Rejoice in the Lord always – Fr. Augustine

December 11, 2011 Third Sunday of Advent – B cycle

                                                                                                                                Isaiah        61:1-2a, 10-11
Thessalonians 5:16-24
John          1:6-8, 19-28

 My dear brothers and sisters, Good Morning, How are you this Sunday! We rejoice that our volunteers and benefactors visit and celebrate this Mass with us. We would like to extend our hearty welcome to all of you. I hope and pray that you also rejoice in the Lord always. Rejoice, Indeed, the Lord is near. Let us give thanks to the Lord, for our God gives us this Sunday of rejoicing and our helpers work with great joy.

 Rejoice in the Lord always.

It is the third Sunday of Advent that is traditionally called Gaudete Sunday. Gaudete, it means Rejoice, from the Latin word gaudere. Yes, it is Rejoice Sunday.

Today we just sing “Rejoice in the Lord always”, we light the rose colored candle. All these things represent our theme of rejoicing. So, we should rejoice and we should be happy.

 We have several reasons to rejoice; for one, Advent is halft over and the great celebration of Christmas will be upon us. In fact, Today is the busiest day of the year for our community. Thus we celebrate the Mass an hour earlier than normal, many volunteers and benefactors are gathered to work and serve in our Christmas tree farm. I hope to bring a lot of joy to you, especially Fr Odilo and Br David, by preparing a short homily.

 Anyway, rejoicing is also a big part of what it means to prepare for Christmas. The good news of Advent is that God is coming to you and to me and to all nations. Our God’s promises are being fulfilled. And we are to await that, to believe that. That is cause for celebration and for rejoicing.

 Today’s reading also overflow with rejoicing. We read in Isaiah: “I rejoice heartly in the Lord”. Saint Paul says to us: “Rejoice always”. The only place we did not hear rejoicing is in today’s Gospel? Rather we hear the Levites and Pharisees question John the Baptist about who he is?”A man named John was sent from God? He came for testimony, to testify to the light, so that all might believe through him? He was not the light, but came to testify to the light”? John the Baptist knew who he was? He was not the Messiah? He was not the Light?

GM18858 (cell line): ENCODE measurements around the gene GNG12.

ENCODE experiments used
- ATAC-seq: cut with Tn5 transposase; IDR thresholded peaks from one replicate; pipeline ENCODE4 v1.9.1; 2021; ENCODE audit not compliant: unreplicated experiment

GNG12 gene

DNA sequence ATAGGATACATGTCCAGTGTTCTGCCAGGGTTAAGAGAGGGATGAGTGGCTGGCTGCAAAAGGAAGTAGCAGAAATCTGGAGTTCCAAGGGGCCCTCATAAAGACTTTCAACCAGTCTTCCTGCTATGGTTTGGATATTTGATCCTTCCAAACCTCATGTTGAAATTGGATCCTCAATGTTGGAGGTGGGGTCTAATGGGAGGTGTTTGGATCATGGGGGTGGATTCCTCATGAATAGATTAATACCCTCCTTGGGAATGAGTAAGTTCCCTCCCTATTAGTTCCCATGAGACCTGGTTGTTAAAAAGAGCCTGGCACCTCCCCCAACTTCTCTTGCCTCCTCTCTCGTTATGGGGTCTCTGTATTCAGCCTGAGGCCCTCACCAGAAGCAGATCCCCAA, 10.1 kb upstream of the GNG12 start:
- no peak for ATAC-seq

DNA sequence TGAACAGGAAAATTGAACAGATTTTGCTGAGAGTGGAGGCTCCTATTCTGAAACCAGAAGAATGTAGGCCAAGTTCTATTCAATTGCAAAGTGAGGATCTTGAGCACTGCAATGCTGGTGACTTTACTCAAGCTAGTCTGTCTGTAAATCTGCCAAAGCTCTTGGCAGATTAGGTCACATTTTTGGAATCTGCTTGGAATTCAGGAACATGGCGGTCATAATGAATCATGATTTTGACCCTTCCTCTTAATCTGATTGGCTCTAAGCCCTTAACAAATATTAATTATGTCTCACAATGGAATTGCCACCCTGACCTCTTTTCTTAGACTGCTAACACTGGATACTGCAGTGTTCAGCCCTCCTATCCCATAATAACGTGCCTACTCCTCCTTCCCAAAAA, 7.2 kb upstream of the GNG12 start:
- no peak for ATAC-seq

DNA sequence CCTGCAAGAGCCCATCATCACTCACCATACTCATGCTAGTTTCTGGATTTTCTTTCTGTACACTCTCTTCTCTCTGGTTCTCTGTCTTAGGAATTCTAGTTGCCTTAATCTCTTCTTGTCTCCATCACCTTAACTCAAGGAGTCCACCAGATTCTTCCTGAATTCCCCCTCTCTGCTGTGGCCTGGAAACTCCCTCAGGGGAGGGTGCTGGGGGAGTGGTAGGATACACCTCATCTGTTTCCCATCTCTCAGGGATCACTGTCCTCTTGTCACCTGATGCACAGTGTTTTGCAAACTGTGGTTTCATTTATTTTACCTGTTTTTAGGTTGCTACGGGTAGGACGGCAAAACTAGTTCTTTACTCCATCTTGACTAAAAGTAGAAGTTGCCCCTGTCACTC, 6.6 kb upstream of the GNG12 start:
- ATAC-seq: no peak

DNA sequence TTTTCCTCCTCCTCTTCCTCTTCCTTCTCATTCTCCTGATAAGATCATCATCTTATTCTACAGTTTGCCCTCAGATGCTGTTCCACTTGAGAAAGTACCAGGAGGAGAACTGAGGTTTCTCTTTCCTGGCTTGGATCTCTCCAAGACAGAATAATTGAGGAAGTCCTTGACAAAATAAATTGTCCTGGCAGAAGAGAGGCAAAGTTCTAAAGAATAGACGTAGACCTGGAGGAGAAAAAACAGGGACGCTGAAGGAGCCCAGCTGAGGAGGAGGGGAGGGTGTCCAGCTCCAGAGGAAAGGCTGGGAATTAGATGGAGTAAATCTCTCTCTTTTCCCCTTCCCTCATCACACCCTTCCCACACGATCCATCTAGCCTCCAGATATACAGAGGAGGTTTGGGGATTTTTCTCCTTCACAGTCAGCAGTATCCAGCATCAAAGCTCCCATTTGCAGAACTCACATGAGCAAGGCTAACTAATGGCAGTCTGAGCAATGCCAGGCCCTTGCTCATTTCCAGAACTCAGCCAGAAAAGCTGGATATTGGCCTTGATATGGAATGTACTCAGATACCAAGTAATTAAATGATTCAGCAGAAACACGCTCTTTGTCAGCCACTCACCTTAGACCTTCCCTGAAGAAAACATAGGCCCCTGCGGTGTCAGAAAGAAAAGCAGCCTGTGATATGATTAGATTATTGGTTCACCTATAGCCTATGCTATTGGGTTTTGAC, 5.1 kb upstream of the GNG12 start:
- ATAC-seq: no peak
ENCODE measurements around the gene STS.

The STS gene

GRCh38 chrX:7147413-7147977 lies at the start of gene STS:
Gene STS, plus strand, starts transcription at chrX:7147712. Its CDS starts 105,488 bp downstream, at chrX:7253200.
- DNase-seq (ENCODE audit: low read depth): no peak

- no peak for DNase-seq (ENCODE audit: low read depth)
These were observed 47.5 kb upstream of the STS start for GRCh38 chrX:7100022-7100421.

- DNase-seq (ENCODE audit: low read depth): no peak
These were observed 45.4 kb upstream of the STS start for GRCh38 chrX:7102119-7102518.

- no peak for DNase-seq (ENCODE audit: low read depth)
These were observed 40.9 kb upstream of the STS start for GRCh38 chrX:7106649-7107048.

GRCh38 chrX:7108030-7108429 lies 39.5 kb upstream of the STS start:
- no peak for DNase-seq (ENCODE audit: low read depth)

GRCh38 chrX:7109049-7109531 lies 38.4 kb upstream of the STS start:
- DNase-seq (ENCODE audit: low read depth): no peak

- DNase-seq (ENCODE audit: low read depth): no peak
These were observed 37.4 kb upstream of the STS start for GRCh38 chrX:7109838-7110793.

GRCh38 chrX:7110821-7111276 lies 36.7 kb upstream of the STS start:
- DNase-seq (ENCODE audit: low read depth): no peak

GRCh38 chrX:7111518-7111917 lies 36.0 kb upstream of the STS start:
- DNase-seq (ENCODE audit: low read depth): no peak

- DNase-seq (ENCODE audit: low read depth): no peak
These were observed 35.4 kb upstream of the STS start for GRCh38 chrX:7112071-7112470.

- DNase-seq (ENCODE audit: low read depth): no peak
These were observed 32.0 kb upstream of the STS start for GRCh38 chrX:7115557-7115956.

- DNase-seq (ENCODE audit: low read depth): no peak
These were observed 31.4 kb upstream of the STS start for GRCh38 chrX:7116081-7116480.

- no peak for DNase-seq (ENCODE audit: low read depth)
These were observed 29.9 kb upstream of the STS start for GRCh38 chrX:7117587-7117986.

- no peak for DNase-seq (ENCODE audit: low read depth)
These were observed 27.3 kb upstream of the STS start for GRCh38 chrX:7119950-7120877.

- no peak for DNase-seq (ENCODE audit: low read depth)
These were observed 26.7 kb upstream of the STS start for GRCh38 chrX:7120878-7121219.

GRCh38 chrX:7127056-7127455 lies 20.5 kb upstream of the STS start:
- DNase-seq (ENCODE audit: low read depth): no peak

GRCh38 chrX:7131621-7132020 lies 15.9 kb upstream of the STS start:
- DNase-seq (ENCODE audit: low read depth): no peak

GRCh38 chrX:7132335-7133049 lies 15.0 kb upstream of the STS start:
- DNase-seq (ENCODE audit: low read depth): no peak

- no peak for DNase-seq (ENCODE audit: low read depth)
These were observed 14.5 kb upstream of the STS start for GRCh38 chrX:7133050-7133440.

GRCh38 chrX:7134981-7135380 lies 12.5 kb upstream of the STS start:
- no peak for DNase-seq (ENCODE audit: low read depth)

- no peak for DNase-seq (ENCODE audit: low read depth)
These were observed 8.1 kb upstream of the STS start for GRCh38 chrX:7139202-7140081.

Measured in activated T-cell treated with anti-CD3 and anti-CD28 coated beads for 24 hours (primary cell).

Instead, the role of John the Baptist is always to point to the Lord who is to come. He is the one who prepares the way of the Lord. He is preaching so that sinners might turn from their sins, and preaching the gospel to the contrite in heart, telling them of the good news of forgiveness in Jesus Christ.

 Therefore, we rejoice, because God has paid the debt we could not pay. God freed us from the chains we could not break. God gave us a new life, a right spirit, and a clean heart, all ours through faith in Jesus Christ, in whom we have the forgiveness of sins.

 It is hard for us to live a life of rejoicing always. Now, we are able to rejoice always despite the many sorrowful circumstances of our lives. This is because we are not only in sorrow, pain, trouble, and suffering.

 This is a command taken directly from Paul’s First Letter to the Thessalonians in today’s second reading: “Rejoice always, pray without ceasing, give thanks in all circumstances; for this is the will of God in Christ Jesus for you”.

 At all times and in all circumstances we must rejoice, pray and give thanks. He adds that this command reflects the will of God for those who come through Jesus Christ. As followers of Christ we know that our life is not always easy, but our hope is not in this life only. That is why we are able to rejoice in good times and in bad, as Jesus himself did.

Let us ask today that we may seek the living God among us and rejoice in Him. So, we are beginning today, the Rejoice Sunday. Today, we are rejoicing in the Lord, and we are hoping for the coming of our Lord Jesus Christ.

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